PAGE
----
American Idol Six Songwriting Contest Details
You don't have to carry a tune to win the newest American Idol competition. You just have to compose one.
Idol is launching its first songwriting competition today. The winner's song will be performed by the two finalists and become the new Idol's first single.
"As American Idol does with amateur singers, opening the doors to a recording career, we're taking that idea and reinterpreting it to the songwriting world," says Iain Pirie, who heads the U.S. operation for 19 Entertainment.
"It could be anyone. It could be someone sitting on their porch in Tennessee, or they could be playing in a bar band in Seattle," he says. "You can literally imagine a 50-year-old mom sitting in her living room with a portable keyboard, coming up with a great song."
During the previous five seasons of Idol, music professionals have written the winners' finale songs, which have topped the singles charts but often have received a thumbs down from music critics and even the Idol judges.
The contest works this way: Amateur hopefuls â 18 and up with no exclusive publishing deals â can write and record songs and upload them at songwriter.americanidol.com until April 17.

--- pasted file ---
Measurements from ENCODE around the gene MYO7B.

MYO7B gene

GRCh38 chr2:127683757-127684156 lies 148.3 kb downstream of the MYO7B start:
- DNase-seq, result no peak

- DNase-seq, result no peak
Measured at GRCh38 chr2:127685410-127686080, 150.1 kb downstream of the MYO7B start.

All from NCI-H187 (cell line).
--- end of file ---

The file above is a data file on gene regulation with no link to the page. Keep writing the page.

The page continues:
A team headed by Idol creator Simon Fuller will pick 20 songs from those submitted and let fans listen on the website. They will then have a week, starting May 2, to vote for their favorites, one online vote per fan, Pirie says.
Fans "will feel very engaged with the process in the same way that they are with the TV show," he says.
Once a winner is picked, a record producer will arrange and produce the song for the Idol finalists, possibly consulting with the songwriter, who will get a one-song, standard deal with 19, Pirie says.
He says it's 95% certain there won't be a Idol TV special, at least for this year, because effort is being concentrated on the charity special, Idol Gives Back.
The amateur songwriters â individuals, duos or groups â will be responsible for putting together the performance for the contest submission. Different levels of recording sophistication won't be a problem, Pirie says, because music professionals can judge the quality regardless of the arrangement.
"One overriding truth in all this," he says, "is that a great song is a great song."
SOURCE: USA Today